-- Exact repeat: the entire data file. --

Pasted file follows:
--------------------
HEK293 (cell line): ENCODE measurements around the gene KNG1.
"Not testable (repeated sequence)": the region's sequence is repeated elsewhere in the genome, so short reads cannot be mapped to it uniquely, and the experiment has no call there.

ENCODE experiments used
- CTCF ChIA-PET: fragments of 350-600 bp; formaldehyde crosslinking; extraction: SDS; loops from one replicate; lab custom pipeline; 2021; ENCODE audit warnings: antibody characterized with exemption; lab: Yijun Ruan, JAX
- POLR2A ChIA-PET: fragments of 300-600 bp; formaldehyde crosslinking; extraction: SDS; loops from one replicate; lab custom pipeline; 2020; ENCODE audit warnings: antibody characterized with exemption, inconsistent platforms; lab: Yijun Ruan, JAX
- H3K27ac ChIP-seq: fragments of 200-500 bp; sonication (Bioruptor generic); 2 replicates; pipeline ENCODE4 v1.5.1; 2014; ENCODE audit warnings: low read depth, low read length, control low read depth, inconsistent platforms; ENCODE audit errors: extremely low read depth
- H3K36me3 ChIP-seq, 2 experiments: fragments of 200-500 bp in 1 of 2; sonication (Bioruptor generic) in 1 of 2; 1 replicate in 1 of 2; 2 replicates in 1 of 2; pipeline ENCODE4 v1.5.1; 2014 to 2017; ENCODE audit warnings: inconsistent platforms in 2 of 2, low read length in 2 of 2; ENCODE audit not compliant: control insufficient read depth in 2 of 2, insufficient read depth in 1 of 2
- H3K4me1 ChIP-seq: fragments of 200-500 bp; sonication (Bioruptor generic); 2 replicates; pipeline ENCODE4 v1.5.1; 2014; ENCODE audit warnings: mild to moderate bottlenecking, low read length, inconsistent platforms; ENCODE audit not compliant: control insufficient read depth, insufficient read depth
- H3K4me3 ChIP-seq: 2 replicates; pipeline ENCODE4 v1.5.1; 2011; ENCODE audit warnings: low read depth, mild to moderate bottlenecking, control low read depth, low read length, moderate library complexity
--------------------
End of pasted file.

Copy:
HEK293 (cell line): ENCODE measurements around the gene KNG1.
"Not testable (repeated sequence)": the region's sequence is repeated elsewhere in the genome, so short reads cannot be mapped to it uniquely, and the experiment has no call there.

ENCODE experiments used
- CTCF ChIA-PET: fragments of 350-600 bp; formaldehyde crosslinking; extraction: SDS; loops from one replicate; lab custom pipeline; 2021; ENCODE audit warnings: antibody characterized with exemption; lab: Yijun Ruan, JAX
- POLR2A ChIA-PET: fragments of 300-600 bp; formaldehyde crosslinking; extraction: SDS; loops from one replicate; lab custom pipeline; 2020; ENCODE audit warnings: antibody characterized with exemption, inconsistent platforms; lab: Yijun Ruan, JAX
- H3K27ac ChIP-seq: fragments of 200-500 bp; sonication (Bioruptor generic); 2 replicates; pipeline ENCODE4 v1.5.1; 2014; ENCODE audit warnings: low read depth, low read length, control low read depth, inconsistent platforms; ENCODE audit errors: extremely low read depth
- H3K36me3 ChIP-seq, 2 experiments: fragments of 200-500 bp in 1 of 2; sonication (Bioruptor generic) in 1 of 2; 1 replicate in 1 of 2; 2 replicates in 1 of 2; pipeline ENCODE4 v1.5.1; 2014 to 2017; ENCODE audit warnings: inconsistent platforms in 2 of 2, low read length in 2 of 2; ENCODE audit not compliant: control insufficient read depth in 2 of 2, insufficient read depth in 1 of 2
- H3K4me1 ChIP-seq: fragments of 200-500 bp; sonication (Bioruptor generic); 2 replicates; pipeline ENCODE4 v1.5.1; 2014; ENCODE audit warnings: mild to moderate bottlenecking, low read length, inconsistent platforms; ENCODE audit not compliant: control insufficient read depth, insufficient read depth
- H3K4me3 ChIP-seq: 2 replicates; pipeline ENCODE4 v1.5.1; 2011; ENCODE audit warnings: low read depth, mild to moderate bottlenecking, control low read depth, low read length, moderate library complexity